China's Lenovo, the world's fourth largest maker of personal computers, Thursday reported a net loss of 226.4 million US dollars in the 2008-09 fiscal year citing structural changes and weak sales.
The company also reported a fourth quarter net loss of 264 million US dollars compared with a net profit of 140 million in the same period a year earlier, and a 484.3 million profit for the whole of 2007-08.
"The past two quarters have been a particularly challenging time in our industry worldwide, and we took some significant steps to get our business back on the right path," said Lenovo chairman Liu Chuanzhi.
Lenovo said demand for its personal computers slumped amid the global economic downturn, notably in the US and India, with revenue falling to 14.90 billion dollars for 2008-09, down from 16.35 billion dollars the previous year.
Sales fell 26 percent to 2.77 billion US dollars from 3.73 billion a year earlier.
Lenovo's loss was bigger than economists expectations, with Daiwa Securities forecasting a fiscal fourth quarter net loss of 211 million US dollars for the computer manufacturer, according to Dow Jones Newswires.
The company, which cut its global workforce by almost 3,000 in the first two months of 2009, said the loss included 146 million dollars in severance payouts, but would lead to savings of 300 million dollars.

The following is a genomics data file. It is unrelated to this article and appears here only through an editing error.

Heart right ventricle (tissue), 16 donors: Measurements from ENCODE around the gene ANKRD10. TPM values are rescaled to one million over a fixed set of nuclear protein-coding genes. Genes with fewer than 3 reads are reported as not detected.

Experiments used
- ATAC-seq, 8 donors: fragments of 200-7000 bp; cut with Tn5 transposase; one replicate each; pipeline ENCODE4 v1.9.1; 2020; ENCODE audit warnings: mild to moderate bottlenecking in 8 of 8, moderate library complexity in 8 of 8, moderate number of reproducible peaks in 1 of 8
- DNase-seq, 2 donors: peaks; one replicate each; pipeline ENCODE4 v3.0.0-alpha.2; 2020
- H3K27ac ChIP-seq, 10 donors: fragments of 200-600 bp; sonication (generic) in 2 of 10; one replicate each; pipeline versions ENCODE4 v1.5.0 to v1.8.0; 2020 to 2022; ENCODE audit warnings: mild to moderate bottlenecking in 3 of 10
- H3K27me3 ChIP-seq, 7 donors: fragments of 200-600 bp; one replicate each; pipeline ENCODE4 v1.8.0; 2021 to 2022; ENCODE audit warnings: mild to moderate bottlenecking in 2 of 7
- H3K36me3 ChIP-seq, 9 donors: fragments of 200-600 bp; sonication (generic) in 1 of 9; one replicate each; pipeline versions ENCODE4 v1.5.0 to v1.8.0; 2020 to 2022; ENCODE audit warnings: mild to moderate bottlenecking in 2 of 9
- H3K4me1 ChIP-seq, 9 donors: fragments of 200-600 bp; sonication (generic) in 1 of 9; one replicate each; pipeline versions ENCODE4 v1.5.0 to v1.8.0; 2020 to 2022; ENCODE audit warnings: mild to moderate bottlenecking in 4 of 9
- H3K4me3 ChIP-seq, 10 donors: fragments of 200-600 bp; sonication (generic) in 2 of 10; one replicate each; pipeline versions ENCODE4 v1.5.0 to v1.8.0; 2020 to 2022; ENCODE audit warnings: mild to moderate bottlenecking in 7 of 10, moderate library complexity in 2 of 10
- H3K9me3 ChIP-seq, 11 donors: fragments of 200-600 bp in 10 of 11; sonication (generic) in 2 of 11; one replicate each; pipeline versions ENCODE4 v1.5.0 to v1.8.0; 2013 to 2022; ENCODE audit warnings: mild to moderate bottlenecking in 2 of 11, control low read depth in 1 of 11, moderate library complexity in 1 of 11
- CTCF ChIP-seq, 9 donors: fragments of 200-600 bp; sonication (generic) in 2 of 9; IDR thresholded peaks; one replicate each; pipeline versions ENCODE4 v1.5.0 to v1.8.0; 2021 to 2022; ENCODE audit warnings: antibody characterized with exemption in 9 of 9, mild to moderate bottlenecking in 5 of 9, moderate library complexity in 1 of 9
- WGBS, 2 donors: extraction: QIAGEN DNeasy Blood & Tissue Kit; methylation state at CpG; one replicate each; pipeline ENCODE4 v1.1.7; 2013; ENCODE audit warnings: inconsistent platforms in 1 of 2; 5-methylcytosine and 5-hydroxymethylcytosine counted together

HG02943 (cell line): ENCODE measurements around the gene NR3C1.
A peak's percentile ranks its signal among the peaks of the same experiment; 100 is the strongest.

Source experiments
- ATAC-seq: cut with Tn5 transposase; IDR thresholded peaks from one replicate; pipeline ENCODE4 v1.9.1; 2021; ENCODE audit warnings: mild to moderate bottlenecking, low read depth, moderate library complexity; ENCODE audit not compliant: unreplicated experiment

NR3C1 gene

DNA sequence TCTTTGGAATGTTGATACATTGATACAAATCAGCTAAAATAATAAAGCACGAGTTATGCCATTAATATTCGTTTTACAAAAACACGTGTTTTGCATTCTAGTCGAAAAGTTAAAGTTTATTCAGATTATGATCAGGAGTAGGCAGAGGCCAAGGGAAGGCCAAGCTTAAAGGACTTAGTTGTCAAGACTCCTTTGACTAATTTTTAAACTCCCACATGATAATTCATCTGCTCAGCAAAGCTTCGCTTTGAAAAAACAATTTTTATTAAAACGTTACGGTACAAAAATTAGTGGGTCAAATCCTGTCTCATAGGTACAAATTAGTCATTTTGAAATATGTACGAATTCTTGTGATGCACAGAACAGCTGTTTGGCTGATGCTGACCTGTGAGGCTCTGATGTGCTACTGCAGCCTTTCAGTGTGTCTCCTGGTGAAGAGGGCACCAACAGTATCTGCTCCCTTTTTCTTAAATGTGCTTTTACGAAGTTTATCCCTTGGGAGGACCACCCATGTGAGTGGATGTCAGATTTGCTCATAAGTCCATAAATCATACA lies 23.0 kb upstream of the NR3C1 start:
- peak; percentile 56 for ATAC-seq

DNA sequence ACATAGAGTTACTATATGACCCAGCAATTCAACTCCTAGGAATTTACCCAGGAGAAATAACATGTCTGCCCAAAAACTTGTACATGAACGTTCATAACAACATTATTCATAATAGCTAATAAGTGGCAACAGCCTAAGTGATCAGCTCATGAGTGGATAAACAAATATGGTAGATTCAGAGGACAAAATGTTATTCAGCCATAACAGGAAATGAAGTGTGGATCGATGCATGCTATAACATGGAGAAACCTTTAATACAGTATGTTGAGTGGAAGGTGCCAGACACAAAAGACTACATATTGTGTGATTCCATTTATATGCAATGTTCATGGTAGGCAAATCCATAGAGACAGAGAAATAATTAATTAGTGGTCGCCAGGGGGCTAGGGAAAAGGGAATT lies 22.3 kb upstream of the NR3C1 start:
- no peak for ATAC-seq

"We have taken decisive actions in response to the economic downturn in order to align our overall business with the challenging marketplace, and we are already seeing positive results," said chief executive officer Yang Yuanqing, Lenovo's chief executive officer.
He said he also expected "no further staff cuts or reorganisation... unless the economy deteriorates."
The company said it did not recommend the payment of a dividend.
Yang, previously Lenovo's chairman, became CEO after US national William Amelio, who ran the company since 2005, did not have his contract renewed in February, signalling the former IBM unit's return to Chinese management.
Liu, who helped start the company 25 years ago, returned as chairman after being in the position until 2005.
Yang based his optimism on the signs of recovery in the Chinese market, where Beijing's stimulus spending had helped lift demand for personal computers, particularly in rural areas, during Lenovo's fourth quarter.
"Strong growth in China... is going to be vital to our recovery," said Yang, noting that Lenovo's signature ThinkPad laptops "were positioned as a premium product" in that market.
China, in turn, "has high hopes for Lenovo," said Yang.
(c) 2009 AFP
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